President’s Update: College Budget, Layoffs, and Board of Education Meeting

LCC Faculty,
I am writing to report on Monday’s developments related to the college FY15 budget and the Administration’s announced plans to close programs and lay off faculty and staff.  The Association is very pleased to report that at nearly the last minute the Administration pulled back from its plan to inform faculty members yesterday of the Administration’s intent to propose reducing/closing their programs and cutting their jobs.  The scheduled meetings were canceled at the last minute, and presumably the written notices have now been shredded.
We believe the proximate cause of the Administration’s shift was likely our communication to the Board yesterday morning asking it to support the college’s governance process, and to support the then-hopefully-pending “Consensus Proposal” that I hoped to bring to the Budget and Finance Subcommittee yesterday morning.  We thank the Board and the Administration for supporting that request.  We learned during that Subcommittee meeting that the Administration had withdrawn their planned layoff notifications, and as hoped, all committee members were able “to live with” a budget proposal that limited tuition rate hikes to an additional $3 per credit and pulled all program cuts and layoffs off of the table.  While the Administration chose not to vote on the proposal, they also didn’t veto it, and so it went forth to the Board of Education as a “Consensus Proposal” from the Budget & Finance Subcommittee.
The Administration did present their original proposal to the Board, including the layoff proposal, but just prior to coming to that budget item they asked if the Board wanted to consider raising tuition rates slightly and not consider program cuts.  After much discussion, the Board agreed to request that the Administration provide a proposed budget at the next board meeting that did not have program cuts or layoffs of permanent faculty or staff.  Thus, while no decision has been made on either tuition rates or layoffs, because our contract requires layoff notices be given to faculty members by May 1, and since the Board is the only party able to authorize layoffs and doesn’t meet again until May 13, the “non-vote” on layoffs last night means that there will be no layoffs of faculty for next year.  
We believe that a great mistake has been (narrowly) averted.  Trying to cut our way to fiscal health, by eliminating programs that are our primary source of revenue, didn’t make sense financially; students would lose access to programs they come here to study; the community would lose the educated students and employees our programs provide; and faculty and staff who have built our college’s programs would see their life’s work dismantled and find themselves jobless.  Fortunately for all of us, wisdom prevailed.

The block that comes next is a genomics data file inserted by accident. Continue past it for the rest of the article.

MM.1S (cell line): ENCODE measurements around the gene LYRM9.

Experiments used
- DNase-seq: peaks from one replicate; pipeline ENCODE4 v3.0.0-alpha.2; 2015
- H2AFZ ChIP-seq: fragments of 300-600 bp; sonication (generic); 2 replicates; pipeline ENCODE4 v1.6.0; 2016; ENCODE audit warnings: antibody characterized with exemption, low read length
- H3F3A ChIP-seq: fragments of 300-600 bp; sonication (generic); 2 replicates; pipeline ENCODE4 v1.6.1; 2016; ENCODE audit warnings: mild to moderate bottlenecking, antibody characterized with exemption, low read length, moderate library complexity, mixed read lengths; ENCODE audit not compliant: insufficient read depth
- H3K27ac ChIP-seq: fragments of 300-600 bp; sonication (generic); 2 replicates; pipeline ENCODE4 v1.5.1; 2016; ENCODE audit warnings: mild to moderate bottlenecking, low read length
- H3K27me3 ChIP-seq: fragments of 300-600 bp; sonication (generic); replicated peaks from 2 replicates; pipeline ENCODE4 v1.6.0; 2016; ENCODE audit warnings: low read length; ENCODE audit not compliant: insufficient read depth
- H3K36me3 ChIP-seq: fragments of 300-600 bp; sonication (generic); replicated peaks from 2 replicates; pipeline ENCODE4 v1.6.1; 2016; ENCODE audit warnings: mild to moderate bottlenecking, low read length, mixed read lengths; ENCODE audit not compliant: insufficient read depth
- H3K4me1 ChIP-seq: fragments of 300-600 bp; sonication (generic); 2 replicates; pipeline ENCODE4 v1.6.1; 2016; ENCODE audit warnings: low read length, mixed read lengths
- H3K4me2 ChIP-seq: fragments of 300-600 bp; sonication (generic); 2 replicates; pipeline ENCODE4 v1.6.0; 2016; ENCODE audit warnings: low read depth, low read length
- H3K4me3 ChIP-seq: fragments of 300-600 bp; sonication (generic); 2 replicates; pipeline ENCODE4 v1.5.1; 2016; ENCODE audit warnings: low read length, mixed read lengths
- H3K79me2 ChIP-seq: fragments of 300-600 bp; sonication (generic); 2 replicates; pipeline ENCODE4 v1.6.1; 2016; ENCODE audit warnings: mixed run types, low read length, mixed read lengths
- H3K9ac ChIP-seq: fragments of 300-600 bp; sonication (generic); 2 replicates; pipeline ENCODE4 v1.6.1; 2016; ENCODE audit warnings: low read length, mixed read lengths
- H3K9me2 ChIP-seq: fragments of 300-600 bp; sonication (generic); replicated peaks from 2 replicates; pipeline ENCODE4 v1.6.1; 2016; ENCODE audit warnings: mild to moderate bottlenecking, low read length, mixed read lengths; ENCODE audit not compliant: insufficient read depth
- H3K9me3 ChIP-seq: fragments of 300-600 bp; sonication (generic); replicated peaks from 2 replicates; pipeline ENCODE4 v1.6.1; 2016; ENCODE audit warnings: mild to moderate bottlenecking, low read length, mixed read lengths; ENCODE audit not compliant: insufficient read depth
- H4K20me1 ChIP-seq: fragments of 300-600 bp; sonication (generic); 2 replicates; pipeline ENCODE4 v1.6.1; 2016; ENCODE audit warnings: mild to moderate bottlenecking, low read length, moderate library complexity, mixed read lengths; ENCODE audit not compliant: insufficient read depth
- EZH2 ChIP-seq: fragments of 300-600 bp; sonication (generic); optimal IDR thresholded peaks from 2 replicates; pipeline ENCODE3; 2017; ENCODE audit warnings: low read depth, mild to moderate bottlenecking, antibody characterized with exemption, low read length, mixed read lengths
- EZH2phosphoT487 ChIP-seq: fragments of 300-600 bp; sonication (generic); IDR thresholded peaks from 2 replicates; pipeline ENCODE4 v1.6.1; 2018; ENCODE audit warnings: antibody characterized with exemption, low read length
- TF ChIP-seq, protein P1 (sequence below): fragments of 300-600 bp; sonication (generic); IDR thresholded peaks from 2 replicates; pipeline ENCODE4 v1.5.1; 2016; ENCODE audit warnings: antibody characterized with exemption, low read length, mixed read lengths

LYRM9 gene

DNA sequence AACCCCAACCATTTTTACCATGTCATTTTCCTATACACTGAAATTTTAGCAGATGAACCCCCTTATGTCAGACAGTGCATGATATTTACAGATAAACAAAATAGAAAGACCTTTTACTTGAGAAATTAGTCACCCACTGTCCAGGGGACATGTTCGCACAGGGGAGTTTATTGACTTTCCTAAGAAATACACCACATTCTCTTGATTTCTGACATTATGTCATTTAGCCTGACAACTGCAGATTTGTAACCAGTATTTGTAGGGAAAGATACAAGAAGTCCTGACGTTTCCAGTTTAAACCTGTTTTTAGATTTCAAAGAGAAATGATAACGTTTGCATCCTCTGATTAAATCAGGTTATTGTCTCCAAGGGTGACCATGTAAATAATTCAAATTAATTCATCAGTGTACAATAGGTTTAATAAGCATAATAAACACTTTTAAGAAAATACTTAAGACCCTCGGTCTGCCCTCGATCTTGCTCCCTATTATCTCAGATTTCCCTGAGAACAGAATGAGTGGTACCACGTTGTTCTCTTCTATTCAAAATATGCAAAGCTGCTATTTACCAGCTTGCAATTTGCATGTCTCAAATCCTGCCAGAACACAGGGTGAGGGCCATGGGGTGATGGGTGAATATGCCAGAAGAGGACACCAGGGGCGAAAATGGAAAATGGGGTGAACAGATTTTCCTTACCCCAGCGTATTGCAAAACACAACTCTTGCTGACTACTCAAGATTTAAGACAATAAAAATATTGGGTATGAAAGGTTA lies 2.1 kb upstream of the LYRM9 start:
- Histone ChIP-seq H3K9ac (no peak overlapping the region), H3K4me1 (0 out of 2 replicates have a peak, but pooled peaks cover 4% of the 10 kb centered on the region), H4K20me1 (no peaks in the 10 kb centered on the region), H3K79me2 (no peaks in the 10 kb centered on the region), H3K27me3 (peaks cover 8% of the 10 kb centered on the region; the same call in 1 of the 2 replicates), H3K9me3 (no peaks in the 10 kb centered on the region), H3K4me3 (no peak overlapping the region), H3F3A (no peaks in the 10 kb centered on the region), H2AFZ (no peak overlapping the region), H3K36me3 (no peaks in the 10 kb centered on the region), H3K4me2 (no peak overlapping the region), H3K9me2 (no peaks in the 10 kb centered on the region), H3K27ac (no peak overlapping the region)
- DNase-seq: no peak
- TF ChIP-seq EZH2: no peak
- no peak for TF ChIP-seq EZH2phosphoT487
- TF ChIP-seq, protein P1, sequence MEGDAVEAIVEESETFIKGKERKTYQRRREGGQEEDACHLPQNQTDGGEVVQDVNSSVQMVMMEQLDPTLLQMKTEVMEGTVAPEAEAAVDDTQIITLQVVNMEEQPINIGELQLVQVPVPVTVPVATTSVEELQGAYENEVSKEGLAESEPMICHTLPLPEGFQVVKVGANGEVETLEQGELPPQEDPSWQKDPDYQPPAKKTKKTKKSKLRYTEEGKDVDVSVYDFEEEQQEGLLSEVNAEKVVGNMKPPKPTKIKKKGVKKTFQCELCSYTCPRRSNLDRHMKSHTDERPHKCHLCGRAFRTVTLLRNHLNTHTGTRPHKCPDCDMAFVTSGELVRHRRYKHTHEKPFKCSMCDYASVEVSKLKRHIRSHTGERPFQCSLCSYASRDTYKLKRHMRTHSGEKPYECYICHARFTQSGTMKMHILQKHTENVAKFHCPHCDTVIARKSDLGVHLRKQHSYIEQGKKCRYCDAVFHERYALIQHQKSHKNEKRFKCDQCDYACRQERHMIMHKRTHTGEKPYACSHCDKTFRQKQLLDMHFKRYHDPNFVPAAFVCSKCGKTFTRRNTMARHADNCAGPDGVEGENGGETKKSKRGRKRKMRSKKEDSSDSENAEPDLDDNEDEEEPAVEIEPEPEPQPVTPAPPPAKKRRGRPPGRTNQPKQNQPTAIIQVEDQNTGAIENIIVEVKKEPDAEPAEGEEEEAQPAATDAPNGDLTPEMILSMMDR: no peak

With that said, not all negative consequences have been averted.  Most problematic is the very late decision to not reappoint three of the eight “Teaching Only” positions. Normally, such reappointments are determined and announced in early February; instead, three faculty members were informed yesterday that they were not being appointed for financial reasons, only three days from May.  We have asked the College to reconsider these decisions, and are hopeful that the College will do so.  The cost difference between the “TOs” and moving the work to part-time faculty, especially when factoring the unemployment benefits that such faculty members may be eligible for and that would be paid for by the college, is negligible, and cannot justify such late notice to long-standing faculty, nor the cost to them and their families (two of whom have been in their positions for five years).  
We thank all of the faculty who came to the Board meeting last night to ask the Board to find an alternative means to resolve next year’s budget, and to challenge the budget process.  We especially thank the firemen, doctors, and other community leaders who came to the Board meeting prepared to call on the Board to protect the community’s programs.  Those of you there last night also heard two of our students speak eloquently and movingly about the quality of our programs and the vital importance that these be recognized as such and maintained and supported.  Faculty members from our Action Team also spoke very powerfully and persuasively about the budget process, calling for a more rational, less “fear-based” budgeting process, one that doesn’t first project millions of dollars in deficits almost every year, then miraculously resolve the problem with a few changes, only to be followed by another multimillion-dollar deficit projected the next year, even in years we were building a $21M ending fund balance!  We will work hard to ensure that this call for rationality and collaboration, rather than fear and threats, becomes the norm for budget processes in the future.  We believe there is support within the Administration for doing so, and look forward to a much more rational and reasonable process next year.
Thank you all for your incredible expressions of support during this very challenging and very busy month.  With a Tentative Agreement signed, and a huge mistake avoided, we can all breathe much easier now, and work on restoring our well-being and moving our college forward.
Thank you,
Jim Salt
LCCEA President
P.S.  We will forward the remarks that faculty members provided at the board meeting, both for those not able to be there to hear them, and for all of us to reflect on as we try to collaboratively build a better college.

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